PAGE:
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Mike Perlstein / Eyewitness News
Email: mperlstein@wwltv.com | Twitter: @mikeperlstein

NEW ORLEANS -- Jermeny Marsh had been locked up for more than two years on a charge of second-degree murder.

It was a juvenile murder case, but the district attorney's office said the facts were serious enough for prosecutors to request that Marsh to be tried as an adult.

Marsh was going through hearings in that process known as a 357 transfer when on Aug. 9 he was booked with another charge: battery on a corrections officer.

That second charge, in which Marsh was booked with a municipal misdemeanor, ultimately led to his mistaken release, despite the pending murder case.

Authorities are now trying to locate the murder defendant, but he has been nowhere to be found.

'The ball was dropped by the criminal justice system,' said Rafael Goyeneche, president of the Metropolitan Crime Commission. 'This case fell through multiple seams. There were multiple mistakes made by multiple entities.'

In the battery case, Marsh was accused of accosting a counselor at the city's Youth Study Center while the two were inside of his jail cell.

A police report about the altercation states that Marsh pushed and bumped told the counselor, telling him, 'F--- you. I run this up in here.'

Police were called and Marsh, 17, was taken to Orleans Parish Prison to be booked as an adult. Records show he was booked with 'battery of a correctional facility employee.'

The decision to book Marsh with a municipal charge was possibly the first slip-up in the case. State law dictates that when the offender booked with that charge is an inmate, the charge is a felony, which would have automatically shifted the case to state court.

'Because this type of battery puts a corrections officer at risk, it is a step up and has the potential to be charged as felony,' Goyeneche said. 'That wasn't done in this case.'

With Marsh facing only a low-level misdemeanor, his bail was set at $2,500. Records show it was set by an ad hoc municipal court judge on a Sunday, depriving authorities of another opportunity to keep Marsh behind bars.

If the bail hearing would have taken place during a regular weekday court session, a prosecutor would have been present to flag the case and request a detainer.

But there was no prosecutor in court when Marsh was given his ticket out of jail.

Matt Dennis, of Steve's Bail Bonds, processed Marsh's bond as a routine case.

'It was run of the mill. The kid was booked on a misdemeanor charge, we did the bond and he gets out. That's what happened,' Dennis said.

Dennis said nothing in Marsh's paperwork showed he was supposed to be returned to jail on the murder charge.

'Now we find out there was miscommunication between one facility and another, and he wasn't supposed to be released,' Dennis said.

Court paperwork shows that Marsh was taken from the Youth Study Center to Central Lockup, where he remained locked up for two days before his bail hearing.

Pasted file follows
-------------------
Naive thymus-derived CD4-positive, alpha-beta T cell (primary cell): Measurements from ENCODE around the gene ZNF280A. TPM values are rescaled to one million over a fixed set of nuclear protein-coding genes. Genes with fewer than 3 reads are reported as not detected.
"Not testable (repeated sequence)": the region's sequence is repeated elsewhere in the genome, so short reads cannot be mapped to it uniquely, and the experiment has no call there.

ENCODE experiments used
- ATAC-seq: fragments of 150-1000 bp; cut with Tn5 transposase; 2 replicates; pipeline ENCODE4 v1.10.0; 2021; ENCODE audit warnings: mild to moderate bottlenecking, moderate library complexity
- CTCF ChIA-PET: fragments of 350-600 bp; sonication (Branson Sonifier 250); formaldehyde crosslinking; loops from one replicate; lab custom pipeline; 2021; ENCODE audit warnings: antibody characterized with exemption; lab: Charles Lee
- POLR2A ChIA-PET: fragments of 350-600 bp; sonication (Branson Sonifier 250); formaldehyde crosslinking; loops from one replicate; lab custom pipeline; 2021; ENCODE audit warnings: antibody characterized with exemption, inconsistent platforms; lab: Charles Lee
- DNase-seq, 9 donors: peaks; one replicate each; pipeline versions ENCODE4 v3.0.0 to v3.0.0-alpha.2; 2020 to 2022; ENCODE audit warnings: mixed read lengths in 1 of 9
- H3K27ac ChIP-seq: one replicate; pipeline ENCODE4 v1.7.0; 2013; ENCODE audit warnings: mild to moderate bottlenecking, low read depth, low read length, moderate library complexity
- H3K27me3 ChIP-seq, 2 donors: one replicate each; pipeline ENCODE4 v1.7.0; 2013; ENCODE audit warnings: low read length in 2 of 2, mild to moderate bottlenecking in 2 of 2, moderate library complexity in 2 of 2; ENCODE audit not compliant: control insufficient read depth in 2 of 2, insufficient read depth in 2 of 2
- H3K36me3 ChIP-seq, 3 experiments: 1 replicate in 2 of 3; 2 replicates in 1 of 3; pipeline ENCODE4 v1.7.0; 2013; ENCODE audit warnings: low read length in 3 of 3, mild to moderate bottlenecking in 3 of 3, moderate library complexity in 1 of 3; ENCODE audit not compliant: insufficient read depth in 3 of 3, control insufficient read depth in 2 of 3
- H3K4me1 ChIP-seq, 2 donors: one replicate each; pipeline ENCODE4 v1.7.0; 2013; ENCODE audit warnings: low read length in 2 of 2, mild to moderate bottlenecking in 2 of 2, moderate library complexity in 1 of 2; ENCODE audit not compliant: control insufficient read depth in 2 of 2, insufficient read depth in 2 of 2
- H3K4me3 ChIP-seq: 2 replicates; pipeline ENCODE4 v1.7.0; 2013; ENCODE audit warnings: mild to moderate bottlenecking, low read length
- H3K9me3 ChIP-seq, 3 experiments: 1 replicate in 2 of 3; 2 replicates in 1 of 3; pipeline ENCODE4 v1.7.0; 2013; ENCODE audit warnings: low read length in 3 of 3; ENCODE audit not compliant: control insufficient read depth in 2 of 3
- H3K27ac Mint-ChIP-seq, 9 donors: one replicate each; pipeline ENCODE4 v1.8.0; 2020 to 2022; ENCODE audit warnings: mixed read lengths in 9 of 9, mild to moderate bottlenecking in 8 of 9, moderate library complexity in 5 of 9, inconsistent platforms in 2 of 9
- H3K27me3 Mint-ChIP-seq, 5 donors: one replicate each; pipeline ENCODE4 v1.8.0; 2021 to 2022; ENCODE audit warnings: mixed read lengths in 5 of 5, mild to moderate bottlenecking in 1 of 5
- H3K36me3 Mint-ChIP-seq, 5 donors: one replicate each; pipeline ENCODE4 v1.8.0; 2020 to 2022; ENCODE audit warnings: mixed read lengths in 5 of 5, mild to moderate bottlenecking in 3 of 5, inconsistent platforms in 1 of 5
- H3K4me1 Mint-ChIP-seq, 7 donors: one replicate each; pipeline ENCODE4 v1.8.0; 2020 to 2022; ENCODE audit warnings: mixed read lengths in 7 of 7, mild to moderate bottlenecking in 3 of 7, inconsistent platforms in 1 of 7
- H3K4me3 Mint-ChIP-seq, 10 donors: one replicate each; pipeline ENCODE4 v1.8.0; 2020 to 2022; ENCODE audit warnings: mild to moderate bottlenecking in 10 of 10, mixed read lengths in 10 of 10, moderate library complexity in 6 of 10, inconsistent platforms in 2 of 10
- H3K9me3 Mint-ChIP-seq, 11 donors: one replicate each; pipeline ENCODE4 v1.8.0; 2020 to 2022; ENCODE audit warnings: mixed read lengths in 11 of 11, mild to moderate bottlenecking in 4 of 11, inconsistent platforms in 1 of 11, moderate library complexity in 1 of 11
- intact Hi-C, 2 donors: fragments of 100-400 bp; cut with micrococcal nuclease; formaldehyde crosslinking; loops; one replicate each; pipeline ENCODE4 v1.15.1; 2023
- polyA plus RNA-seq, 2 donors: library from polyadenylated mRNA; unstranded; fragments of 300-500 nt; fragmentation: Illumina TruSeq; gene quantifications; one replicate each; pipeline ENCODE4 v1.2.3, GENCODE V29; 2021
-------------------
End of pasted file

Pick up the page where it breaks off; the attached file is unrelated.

Neither lockup placed a hold on Marsh, although both have the authority to do so.

The city, which runs the Youth Study Center, did not respond to calls for comment. A spokesman for Orleans Parish Sheriff's Office said that office did nothing wrong.

'The release was good as far as the sheriff's office is concerned,' spokesman Phil Stelly said. 'Any hold would have been beyond the scope of our office.'

While none of the agencies involved in Marsh's case accepted any blame, Goyeneche said there is plenty to go around.

He said that somewhere between the city's youth lockup and OPP, a detainer should have been placed on Marsh.

'There enough paperwork here with enough clues in it that if someone really would have paid close attention to this, they could have caught this and prevented this person from being released,' he said. 'This is a classic example of a system failure as opposed to a one individual making a mistake.'

Chief Municipal Court Judge Desiree Charbonnet said the poor communication between different agencies in the criminal justice system contributed to the oversight.

'I think it's unfortunate that a defendant facing a murder charge was released by mistake, but I honestly can't tell you where the ball was dropped,' Charbonnet said.

'I can tell you that because different parts of the system use different computers. We aren't always able to share information. But in this case, municipal court was not aware that this young man was facing a murder charge,' she said.

Authorities are now searching for Marsh. So is Dennis, even though he's not on the hook for Marsh's bond until he is scheduled to appear in Municipal Court next month.

'I'm not sure who dropped the ball, but we've got a dangerous guy on the street right now,' Dennis said.

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